The circle class has a member attribute function perimeter. To call it, we need to specify the conditional class, e.g., x.perimeter(circle).
The validate function is automatically called when the systems tries to evaluate x in circle or x.perimeter(circle).
global.ellipse = class public a = 4 in _R; public b = 3 in _R; auto area = () -> pi * parent.a * parent.b; new = (a,b)->(); end global.circle = conditional common validate = function sys -> r if parent in global.ellipse && parent.a == parent.b r = 1; else r = 0; end end common perimeter = sys -> 2*pi * parent.a; end c2 = ellipse.new(9,9); c2.perimeter(circle) c1 in circle
The following defines a conditional class called ratclub. In order to join the ratclub class, an object must belong to the the Person class. Upon joining the ratclub class, each new member is giving a ratid, and some information of the member is recorded on the database of the class. Each time a member service is requested, the recorded information will be verified. If the verification fails, the request for service is denied.
global.Person = class public name = "John Smith"; public gender = "M" in {"M", "F"}; public phone = "911"; public birthdate = "06/01/1985"; public address = "123 Ashgrove cres., Stonycreek, ON"; private id = 92052; public changeid = function newid -> () parent.id = newid; end common alterid = function newid -> () parent.id = newid; end auto getid = () -> parent.id; end; global.ratclub = conditional database = newpointer(~); common join = function sys -> r if parent in global.Person parent.ratid = # (sys.database)>> + 1; (sys.database) >> # (parent.ratid) = {name = parent.name, phone = parent.phone, address = parent.address, gender = parent.gender, birthdate = parent.birthdate, points = 500}; r = 1; else r = 0; end end common validate = function sys -> r ratid = parent.ratid; record = (sys.database) >> # ratid; if (record.name == parent.name && record.gender == parent.gender && record.birthdate == parent.birthdate && record.address == parent.address && record.phone==parent.phone) r = 1; else r = 0; end end common contribute = function (sys, x) -> r ratid = parent.ratid; ((sys.database) >> # ratid).points += x; r = 1; end common check_points = function sys -> r ratid = parent.ratid; dbp = sys.database; db = dbp>>; record = db # ratid; r = record.points; end endNow create a Person and let it join the conditional class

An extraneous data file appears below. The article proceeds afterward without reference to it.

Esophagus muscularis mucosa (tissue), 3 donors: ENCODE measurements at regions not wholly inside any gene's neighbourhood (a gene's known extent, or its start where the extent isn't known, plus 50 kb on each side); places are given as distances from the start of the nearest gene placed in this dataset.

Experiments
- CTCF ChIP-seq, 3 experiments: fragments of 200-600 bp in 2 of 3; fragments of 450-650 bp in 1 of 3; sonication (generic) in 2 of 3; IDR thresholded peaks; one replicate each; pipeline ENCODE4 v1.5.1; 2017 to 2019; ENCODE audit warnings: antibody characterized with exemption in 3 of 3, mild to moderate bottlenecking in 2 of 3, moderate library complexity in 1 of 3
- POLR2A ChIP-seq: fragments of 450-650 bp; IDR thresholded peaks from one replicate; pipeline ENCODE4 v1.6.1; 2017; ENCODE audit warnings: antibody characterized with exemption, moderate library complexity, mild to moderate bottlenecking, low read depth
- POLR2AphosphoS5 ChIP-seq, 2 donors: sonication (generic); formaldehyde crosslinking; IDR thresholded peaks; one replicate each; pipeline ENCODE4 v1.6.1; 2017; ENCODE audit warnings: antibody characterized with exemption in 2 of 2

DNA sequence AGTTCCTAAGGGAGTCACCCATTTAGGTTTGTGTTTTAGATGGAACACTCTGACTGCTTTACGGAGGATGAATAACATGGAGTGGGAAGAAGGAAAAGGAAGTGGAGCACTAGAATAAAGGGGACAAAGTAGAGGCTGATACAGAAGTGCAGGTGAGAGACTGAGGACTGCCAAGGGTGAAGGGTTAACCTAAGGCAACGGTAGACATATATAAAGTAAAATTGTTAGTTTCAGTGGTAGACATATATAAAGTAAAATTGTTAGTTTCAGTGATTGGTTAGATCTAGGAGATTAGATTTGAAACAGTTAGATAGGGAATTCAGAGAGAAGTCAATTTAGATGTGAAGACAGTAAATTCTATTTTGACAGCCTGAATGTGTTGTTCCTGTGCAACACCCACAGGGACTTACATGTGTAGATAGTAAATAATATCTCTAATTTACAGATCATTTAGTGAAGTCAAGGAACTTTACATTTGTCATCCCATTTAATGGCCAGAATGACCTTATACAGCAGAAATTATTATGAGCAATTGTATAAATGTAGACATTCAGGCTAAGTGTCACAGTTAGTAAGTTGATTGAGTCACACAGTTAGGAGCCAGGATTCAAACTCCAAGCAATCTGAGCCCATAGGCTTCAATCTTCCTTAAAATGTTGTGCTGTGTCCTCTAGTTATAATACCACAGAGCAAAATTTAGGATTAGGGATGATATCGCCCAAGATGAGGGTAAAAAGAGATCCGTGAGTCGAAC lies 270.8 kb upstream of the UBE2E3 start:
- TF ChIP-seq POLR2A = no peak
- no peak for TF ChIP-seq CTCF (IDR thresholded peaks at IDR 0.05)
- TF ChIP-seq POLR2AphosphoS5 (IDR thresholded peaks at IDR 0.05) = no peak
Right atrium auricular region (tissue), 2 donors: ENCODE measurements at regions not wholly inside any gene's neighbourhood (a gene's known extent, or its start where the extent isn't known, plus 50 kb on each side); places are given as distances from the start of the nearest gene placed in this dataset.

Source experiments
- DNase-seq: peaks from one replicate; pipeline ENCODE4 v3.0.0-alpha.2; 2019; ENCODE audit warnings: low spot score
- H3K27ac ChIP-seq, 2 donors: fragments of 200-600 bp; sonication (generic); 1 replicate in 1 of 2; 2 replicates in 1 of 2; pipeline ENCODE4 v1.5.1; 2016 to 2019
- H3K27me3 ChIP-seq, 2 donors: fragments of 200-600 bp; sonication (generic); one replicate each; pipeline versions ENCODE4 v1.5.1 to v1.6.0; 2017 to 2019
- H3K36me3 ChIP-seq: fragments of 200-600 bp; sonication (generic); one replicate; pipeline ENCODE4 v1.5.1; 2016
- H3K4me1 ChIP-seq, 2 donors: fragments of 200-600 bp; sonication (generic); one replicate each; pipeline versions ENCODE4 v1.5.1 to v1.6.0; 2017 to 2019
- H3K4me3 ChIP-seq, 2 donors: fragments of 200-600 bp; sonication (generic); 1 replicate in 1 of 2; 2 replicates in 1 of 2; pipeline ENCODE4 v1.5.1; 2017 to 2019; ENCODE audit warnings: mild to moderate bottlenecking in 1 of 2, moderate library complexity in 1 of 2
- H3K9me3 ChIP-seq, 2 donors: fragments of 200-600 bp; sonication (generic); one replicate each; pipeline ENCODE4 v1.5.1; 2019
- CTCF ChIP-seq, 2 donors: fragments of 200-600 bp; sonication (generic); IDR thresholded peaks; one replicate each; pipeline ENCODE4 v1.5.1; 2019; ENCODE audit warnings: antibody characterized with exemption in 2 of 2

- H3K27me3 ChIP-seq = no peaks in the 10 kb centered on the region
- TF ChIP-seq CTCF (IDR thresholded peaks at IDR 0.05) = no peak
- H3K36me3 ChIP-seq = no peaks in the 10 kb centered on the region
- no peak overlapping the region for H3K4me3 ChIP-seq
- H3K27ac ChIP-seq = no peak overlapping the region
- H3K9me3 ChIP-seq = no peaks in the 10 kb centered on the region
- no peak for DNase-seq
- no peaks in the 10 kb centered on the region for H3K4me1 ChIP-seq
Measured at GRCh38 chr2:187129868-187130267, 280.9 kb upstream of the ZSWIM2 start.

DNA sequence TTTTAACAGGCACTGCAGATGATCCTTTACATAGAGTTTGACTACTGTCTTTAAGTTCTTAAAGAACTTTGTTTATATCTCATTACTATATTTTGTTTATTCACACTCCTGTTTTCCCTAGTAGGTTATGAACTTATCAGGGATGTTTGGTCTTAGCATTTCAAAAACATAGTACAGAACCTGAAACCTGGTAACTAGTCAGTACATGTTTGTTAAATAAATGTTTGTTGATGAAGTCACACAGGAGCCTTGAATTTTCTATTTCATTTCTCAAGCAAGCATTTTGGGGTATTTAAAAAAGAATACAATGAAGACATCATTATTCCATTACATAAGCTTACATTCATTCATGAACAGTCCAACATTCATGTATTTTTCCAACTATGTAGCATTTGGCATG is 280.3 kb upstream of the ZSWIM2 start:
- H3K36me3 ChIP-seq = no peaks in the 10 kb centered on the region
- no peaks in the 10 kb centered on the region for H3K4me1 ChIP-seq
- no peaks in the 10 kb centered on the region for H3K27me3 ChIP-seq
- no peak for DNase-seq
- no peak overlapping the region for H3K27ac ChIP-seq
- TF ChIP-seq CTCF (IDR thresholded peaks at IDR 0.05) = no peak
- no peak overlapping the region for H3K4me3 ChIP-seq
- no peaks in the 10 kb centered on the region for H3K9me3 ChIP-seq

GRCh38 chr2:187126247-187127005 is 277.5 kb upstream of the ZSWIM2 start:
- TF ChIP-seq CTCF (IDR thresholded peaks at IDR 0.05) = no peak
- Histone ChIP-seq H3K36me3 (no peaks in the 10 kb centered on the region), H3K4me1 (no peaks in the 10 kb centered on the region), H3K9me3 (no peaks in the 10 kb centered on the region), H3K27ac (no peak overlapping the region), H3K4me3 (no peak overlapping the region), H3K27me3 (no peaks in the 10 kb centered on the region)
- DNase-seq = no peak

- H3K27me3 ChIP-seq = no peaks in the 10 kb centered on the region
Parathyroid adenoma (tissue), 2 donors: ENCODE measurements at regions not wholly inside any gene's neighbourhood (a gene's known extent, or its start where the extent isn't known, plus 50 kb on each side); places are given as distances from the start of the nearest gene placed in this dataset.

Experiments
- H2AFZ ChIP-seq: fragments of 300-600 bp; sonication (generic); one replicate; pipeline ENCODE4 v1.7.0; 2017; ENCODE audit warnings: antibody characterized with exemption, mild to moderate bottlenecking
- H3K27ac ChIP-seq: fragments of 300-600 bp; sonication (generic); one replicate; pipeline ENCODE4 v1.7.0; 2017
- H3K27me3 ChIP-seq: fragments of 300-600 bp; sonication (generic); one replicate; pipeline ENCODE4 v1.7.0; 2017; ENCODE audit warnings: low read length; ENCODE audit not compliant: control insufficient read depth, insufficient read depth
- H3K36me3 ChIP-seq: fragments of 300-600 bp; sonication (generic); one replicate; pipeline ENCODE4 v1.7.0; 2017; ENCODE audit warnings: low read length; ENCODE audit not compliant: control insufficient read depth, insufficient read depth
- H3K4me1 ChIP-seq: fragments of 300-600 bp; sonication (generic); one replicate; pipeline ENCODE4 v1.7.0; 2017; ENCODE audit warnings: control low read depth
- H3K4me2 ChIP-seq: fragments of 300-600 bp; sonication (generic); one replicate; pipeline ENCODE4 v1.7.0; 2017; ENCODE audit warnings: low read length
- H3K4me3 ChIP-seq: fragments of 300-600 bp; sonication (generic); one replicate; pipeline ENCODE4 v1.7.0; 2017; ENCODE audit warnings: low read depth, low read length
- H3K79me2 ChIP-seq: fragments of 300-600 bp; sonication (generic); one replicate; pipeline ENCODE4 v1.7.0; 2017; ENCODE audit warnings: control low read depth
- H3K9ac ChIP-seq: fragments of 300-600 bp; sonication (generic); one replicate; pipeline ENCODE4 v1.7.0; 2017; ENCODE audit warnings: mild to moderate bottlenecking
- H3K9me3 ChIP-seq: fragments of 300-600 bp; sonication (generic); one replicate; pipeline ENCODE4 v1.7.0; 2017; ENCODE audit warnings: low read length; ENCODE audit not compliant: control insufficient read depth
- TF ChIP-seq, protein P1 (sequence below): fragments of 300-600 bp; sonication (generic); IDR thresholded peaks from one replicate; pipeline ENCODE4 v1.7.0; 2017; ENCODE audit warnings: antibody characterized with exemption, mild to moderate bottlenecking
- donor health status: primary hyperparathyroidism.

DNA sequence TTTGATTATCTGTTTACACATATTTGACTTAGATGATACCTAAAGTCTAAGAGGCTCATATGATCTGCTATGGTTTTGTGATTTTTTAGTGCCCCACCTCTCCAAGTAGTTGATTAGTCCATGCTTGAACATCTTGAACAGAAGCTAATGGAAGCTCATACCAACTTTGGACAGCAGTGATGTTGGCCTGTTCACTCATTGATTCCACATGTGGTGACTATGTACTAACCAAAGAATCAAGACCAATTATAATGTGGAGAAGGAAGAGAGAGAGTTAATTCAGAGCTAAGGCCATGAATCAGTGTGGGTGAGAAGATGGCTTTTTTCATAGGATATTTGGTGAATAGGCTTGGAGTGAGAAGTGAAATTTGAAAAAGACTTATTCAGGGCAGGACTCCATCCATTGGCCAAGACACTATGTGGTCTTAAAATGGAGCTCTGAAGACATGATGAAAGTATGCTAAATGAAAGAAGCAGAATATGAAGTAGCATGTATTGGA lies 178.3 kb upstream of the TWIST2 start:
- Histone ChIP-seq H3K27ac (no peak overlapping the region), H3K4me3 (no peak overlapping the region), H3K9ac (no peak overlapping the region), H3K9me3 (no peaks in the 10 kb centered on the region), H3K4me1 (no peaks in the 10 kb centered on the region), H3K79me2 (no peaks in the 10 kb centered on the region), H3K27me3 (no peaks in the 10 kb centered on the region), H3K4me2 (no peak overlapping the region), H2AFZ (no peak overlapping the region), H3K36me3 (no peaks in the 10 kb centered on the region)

>> x = Person.new(); >> x.join(ratclub); >> x.check_points(ratclub) 500
When a pointer p contains the address of a variable x, we say that p points to x. If two pointers have equal values, they would point to the same variable. This makes it possible for different variables to share data, and create dependencies among different modules of programs.
Pointer is supported in a way so that programmers can build intricate data structures when necessary, and yet are not forced to use pointers for normal tasks. Pointers are safe since there is no way to do pointer arithmetic, and invalid pointers are detected by the interpreter to avoid interpreter failure. More importantly, since it is not necessary to use pointers all the time, implicit program behaviors can be minimized.
The operator for creating and deferencing a pointer is ». To create a pointer that points to x, you can use
p = >>xThe two operators = and » can be combined
p =>> xThe above can read ``let p point to x''
When the arrow » is applied to a pointer on the right, it retrieves the value pointed to by p. For example
v = p>>One may read the above as "Let v be the value that p points to"
To reset the value that p points to, you can do
p>> = 3or you may use
p >>= 3
There are two types of pointers. The first is created by using
p =>> xHere p is like the address of a local variable x, and through p »= one can reset the value of x. Such a pointer should not be returned by a function call; dereferencing the pointer to a local variable of a finished function call will result in an error.
If p doesn't exist, or p is not a pointer, then doing
p >>= 3will create a pointer that points to a piece of anonymous data. This is similar to the malloc function in C language. Such a pointer can be return by a function. Here the lvalue must be a variable.
There is also a built-in function newpointer that can be used to create a new pointer pointing to given data. For example p »= 3 is equivalent to
p = newpointer(3);